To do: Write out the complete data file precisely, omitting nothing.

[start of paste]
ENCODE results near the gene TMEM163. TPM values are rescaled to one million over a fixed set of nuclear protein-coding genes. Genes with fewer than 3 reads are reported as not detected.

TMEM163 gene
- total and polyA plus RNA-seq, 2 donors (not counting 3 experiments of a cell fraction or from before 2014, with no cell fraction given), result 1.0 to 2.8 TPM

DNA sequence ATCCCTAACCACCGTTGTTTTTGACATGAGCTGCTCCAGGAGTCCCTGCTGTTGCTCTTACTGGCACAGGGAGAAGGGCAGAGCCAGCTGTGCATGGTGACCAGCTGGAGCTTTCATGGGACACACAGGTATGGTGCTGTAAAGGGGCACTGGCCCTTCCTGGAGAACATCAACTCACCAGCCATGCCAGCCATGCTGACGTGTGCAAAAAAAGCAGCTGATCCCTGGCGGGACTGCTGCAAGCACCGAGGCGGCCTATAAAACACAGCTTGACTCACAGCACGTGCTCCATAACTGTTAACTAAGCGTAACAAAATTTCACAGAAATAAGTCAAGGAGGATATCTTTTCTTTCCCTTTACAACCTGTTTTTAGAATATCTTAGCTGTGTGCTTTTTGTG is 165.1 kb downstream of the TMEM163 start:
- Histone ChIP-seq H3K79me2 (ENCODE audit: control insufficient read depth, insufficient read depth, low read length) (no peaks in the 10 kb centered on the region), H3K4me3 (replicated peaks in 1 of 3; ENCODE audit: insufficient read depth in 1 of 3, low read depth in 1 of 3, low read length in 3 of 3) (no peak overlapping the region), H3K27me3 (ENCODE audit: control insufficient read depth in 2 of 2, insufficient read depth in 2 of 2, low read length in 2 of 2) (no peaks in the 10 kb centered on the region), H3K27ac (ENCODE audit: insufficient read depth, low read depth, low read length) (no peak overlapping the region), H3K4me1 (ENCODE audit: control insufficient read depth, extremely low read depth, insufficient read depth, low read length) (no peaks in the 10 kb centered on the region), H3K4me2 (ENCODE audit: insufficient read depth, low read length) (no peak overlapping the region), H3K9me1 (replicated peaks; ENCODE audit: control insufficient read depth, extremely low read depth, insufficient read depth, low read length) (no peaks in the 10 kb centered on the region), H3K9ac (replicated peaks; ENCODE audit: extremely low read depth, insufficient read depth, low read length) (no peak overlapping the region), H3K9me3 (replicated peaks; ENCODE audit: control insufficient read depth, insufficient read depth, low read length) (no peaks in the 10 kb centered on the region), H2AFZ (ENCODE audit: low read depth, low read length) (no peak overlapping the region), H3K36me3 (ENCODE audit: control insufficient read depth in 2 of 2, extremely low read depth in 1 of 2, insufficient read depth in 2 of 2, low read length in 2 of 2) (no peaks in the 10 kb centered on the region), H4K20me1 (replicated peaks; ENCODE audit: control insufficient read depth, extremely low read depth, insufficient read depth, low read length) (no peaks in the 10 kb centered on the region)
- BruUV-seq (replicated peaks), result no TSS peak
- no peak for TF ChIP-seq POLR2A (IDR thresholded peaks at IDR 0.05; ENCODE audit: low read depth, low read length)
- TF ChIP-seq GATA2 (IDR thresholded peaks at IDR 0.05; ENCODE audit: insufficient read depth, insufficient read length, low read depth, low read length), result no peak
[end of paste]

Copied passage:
ENCODE results near the gene TMEM163. TPM values are rescaled to one million over a fixed set of nuclear protein-coding genes. Genes with fewer than 3 reads are reported as not detected.

TMEM163 gene
- total and polyA plus RNA-seq, 2 donors (not counting 3 experiments of a cell fraction or from before 2014, with no cell fraction given), result 1.0 to 2.8 TPM

DNA sequence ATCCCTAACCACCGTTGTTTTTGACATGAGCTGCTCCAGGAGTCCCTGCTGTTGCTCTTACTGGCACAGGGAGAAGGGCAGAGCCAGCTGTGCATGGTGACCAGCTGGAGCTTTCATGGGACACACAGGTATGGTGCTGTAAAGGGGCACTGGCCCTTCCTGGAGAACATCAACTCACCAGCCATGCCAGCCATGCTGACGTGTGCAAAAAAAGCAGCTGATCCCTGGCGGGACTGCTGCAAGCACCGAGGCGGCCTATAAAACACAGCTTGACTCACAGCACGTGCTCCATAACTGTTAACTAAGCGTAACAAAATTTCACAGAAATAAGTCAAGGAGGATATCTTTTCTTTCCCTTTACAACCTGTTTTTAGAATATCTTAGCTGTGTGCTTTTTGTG is 165.1 kb downstream of the TMEM163 start:
- Histone ChIP-seq H3K79me2 (ENCODE audit: control insufficient read depth, insufficient read depth, low read length) (no peaks in the 10 kb centered on the region), H3K4me3 (replicated peaks in 1 of 3; ENCODE audit: insufficient read depth in 1 of 3, low read depth in 1 of 3, low read length in 3 of 3) (no peak overlapping the region), H3K27me3 (ENCODE audit: control insufficient read depth in 2 of 2, insufficient read depth in 2 of 2, low read length in 2 of 2) (no peaks in the 10 kb centered on the region), H3K27ac (ENCODE audit: insufficient read depth, low read depth, low read length) (no peak overlapping the region), H3K4me1 (ENCODE audit: control insufficient read depth, extremely low read depth, insufficient read depth, low read length) (no peaks in the 10 kb centered on the region), H3K4me2 (ENCODE audit: insufficient read depth, low read length) (no peak overlapping the region), H3K9me1 (replicated peaks; ENCODE audit: control insufficient read depth, extremely low read depth, insufficient read depth, low read length) (no peaks in the 10 kb centered on the region), H3K9ac (replicated peaks; ENCODE audit: extremely low read depth, insufficient read depth, low read length) (no peak overlapping the region), H3K9me3 (replicated peaks; ENCODE audit: control insufficient read depth, insufficient read depth, low read length) (no peaks in the 10 kb centered on the region), H2AFZ (ENCODE audit: low read depth, low read length) (no peak overlapping the region), H3K36me3 (ENCODE audit: control insufficient read depth in 2 of 2, extremely low read depth in 1 of 2, insufficient read depth in 2 of 2, low read length in 2 of 2) (no peaks in the 10 kb centered on the region), H4K20me1 (replicated peaks; ENCODE audit: control insufficient read depth, extremely low read depth, insufficient read depth, low read length) (no peaks in the 10 kb centered on the region)
- BruUV-seq (replicated peaks), result no TSS peak
- no peak for TF ChIP-seq POLR2A (IDR thresholded peaks at IDR 0.05; ENCODE audit: low read depth, low read length)
- TF ChIP-seq GATA2 (IDR thresholded peaks at IDR 0.05; ENCODE audit: insufficient read depth, insufficient read length, low read depth, low read length), result no peak